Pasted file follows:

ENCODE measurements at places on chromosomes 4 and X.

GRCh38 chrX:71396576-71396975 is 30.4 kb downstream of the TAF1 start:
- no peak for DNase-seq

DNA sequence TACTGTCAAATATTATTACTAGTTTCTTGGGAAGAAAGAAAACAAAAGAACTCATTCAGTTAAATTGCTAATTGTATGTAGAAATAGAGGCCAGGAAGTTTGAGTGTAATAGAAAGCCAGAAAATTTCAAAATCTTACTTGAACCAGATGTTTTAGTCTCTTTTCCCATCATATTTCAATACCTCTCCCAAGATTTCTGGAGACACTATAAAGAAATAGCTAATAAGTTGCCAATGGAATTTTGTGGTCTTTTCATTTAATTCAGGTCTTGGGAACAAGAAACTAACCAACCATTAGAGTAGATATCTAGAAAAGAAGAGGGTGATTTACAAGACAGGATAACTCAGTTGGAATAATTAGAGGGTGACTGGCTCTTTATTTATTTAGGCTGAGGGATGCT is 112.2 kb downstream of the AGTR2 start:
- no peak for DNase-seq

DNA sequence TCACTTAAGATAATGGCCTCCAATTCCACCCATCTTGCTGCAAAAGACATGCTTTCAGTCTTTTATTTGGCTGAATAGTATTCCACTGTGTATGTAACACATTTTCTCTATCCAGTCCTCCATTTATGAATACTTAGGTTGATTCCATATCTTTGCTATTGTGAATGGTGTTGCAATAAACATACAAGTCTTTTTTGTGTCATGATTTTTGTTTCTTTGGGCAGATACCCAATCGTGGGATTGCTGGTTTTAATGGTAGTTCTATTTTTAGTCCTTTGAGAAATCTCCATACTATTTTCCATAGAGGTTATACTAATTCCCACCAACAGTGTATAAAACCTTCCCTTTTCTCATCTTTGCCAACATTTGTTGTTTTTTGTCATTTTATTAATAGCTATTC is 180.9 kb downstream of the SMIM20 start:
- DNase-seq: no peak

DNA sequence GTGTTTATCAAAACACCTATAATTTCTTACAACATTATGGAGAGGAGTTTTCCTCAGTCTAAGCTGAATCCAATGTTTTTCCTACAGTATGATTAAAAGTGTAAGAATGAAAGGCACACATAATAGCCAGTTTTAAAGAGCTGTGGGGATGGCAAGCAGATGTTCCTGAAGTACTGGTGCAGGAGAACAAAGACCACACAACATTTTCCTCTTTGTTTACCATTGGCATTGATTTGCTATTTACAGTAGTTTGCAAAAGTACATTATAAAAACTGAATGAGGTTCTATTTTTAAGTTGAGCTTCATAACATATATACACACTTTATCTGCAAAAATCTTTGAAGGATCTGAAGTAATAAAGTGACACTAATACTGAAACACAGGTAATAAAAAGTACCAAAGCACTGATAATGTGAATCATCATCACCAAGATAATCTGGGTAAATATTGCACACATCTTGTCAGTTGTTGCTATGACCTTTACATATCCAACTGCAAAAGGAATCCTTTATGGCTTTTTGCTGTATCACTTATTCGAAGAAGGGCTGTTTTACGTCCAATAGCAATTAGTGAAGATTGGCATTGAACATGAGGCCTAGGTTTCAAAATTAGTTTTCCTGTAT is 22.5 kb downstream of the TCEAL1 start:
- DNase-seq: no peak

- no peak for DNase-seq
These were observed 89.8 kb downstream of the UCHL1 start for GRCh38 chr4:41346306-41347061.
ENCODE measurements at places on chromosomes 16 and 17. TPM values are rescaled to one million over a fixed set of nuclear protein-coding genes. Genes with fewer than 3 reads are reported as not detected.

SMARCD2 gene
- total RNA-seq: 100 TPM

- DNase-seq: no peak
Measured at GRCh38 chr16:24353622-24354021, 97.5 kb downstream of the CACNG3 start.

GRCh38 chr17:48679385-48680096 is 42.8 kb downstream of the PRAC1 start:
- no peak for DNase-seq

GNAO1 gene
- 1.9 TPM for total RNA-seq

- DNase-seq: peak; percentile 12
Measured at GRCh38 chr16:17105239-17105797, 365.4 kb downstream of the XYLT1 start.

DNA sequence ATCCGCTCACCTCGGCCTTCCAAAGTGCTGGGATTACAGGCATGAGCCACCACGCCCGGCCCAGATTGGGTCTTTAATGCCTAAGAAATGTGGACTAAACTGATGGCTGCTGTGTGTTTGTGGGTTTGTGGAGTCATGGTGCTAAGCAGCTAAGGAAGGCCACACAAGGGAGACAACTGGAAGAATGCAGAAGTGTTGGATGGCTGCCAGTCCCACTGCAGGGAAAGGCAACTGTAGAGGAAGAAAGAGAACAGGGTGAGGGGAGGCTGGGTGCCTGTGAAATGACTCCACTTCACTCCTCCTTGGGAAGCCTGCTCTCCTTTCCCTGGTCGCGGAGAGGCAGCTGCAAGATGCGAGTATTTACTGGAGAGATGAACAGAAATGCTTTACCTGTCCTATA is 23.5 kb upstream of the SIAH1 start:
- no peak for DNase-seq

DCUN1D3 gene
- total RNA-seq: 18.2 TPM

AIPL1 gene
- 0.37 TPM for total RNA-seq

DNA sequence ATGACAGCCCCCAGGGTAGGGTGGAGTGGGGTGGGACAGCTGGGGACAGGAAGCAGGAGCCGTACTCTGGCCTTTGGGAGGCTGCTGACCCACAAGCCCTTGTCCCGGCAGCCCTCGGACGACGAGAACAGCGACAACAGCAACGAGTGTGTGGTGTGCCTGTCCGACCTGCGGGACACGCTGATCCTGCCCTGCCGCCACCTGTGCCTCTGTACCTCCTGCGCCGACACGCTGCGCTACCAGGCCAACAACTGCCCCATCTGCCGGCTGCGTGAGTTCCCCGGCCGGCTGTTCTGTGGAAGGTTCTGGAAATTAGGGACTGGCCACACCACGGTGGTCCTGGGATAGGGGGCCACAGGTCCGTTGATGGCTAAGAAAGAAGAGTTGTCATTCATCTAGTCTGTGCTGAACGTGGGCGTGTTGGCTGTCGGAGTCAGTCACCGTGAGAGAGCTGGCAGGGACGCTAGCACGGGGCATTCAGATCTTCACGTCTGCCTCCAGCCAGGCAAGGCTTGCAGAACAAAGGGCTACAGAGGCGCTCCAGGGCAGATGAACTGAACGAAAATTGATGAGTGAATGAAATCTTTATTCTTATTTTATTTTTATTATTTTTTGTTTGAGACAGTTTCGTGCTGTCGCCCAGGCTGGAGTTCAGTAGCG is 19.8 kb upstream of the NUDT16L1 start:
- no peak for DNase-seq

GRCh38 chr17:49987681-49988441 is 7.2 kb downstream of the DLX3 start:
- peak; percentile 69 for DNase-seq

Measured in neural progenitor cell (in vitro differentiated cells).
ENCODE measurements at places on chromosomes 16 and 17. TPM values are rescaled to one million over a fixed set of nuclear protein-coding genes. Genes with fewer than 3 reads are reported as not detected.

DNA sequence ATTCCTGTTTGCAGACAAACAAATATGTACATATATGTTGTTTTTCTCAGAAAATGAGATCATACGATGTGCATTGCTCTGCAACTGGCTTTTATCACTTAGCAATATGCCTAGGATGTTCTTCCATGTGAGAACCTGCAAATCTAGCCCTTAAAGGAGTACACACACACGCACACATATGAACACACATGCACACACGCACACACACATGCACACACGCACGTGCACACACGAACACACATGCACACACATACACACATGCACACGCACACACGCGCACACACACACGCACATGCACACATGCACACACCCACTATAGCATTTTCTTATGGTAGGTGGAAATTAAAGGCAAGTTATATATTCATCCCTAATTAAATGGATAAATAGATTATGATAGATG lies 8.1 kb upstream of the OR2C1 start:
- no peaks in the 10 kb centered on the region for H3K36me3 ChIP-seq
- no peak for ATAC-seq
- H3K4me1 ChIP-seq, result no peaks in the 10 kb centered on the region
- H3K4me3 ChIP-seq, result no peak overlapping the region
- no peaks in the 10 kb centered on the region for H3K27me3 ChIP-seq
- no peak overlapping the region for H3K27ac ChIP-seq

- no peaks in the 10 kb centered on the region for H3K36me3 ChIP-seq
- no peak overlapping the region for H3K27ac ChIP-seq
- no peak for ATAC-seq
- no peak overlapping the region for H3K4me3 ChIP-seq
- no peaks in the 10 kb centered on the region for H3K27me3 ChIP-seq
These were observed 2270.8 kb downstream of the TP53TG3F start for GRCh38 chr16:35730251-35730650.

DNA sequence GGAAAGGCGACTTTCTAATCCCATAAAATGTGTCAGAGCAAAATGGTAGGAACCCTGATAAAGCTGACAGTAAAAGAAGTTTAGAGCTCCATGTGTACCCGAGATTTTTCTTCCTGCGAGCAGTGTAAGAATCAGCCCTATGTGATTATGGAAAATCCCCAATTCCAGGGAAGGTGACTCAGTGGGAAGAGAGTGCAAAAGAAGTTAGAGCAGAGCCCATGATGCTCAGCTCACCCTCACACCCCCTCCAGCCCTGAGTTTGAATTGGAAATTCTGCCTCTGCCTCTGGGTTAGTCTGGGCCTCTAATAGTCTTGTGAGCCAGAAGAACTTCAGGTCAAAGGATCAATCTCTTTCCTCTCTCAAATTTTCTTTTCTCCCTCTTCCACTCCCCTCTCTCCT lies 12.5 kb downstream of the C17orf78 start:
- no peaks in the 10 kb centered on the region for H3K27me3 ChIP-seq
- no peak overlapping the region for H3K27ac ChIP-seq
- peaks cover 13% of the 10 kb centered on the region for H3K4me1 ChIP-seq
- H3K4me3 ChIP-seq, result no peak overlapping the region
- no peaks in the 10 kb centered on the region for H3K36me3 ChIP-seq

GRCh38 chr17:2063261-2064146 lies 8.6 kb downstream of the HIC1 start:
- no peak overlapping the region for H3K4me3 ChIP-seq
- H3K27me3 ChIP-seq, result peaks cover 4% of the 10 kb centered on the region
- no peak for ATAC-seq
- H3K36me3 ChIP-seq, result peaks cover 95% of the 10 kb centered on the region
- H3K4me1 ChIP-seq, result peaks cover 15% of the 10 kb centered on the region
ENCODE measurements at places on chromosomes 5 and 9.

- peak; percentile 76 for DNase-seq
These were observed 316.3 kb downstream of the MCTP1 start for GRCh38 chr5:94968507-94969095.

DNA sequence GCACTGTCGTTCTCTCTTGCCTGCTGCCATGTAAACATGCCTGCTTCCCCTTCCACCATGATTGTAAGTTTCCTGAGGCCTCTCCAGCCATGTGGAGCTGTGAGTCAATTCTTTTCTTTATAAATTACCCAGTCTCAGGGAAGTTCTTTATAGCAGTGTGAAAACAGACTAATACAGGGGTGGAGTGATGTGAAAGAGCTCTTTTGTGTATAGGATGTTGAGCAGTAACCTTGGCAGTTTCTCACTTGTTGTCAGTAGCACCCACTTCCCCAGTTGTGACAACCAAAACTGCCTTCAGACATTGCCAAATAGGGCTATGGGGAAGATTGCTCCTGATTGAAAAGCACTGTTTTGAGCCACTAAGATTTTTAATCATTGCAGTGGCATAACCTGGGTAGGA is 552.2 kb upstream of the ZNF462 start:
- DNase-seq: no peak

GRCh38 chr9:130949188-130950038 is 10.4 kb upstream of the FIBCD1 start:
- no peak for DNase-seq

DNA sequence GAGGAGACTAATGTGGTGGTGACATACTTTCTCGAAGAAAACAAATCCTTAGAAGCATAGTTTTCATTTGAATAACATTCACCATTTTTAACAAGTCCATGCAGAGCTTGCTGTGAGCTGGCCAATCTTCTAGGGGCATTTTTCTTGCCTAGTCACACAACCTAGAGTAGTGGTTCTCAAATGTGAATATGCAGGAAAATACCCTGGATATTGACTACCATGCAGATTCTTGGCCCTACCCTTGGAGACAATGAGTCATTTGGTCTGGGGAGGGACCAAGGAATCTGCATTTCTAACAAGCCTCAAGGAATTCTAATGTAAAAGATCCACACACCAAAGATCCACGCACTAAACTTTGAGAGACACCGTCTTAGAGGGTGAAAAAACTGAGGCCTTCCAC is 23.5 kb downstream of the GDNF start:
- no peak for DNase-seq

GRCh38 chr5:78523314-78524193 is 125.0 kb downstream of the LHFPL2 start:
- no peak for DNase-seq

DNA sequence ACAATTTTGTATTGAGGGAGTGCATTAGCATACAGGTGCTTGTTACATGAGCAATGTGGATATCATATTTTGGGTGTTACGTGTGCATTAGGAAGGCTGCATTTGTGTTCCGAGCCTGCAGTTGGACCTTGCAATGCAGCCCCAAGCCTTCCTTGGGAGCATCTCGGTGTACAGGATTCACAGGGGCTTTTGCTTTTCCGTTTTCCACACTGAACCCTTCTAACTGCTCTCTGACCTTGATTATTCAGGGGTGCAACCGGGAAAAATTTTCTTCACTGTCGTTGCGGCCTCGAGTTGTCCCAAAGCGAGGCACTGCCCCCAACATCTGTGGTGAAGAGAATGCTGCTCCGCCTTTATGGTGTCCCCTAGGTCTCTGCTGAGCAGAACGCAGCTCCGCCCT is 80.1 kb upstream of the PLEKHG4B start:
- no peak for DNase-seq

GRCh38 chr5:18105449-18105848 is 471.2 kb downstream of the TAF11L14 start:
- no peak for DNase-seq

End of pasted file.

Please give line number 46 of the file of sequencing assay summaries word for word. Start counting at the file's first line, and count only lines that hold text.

- no peaks in the 10 kb centered on the region for H3K27me3 ChIP-seq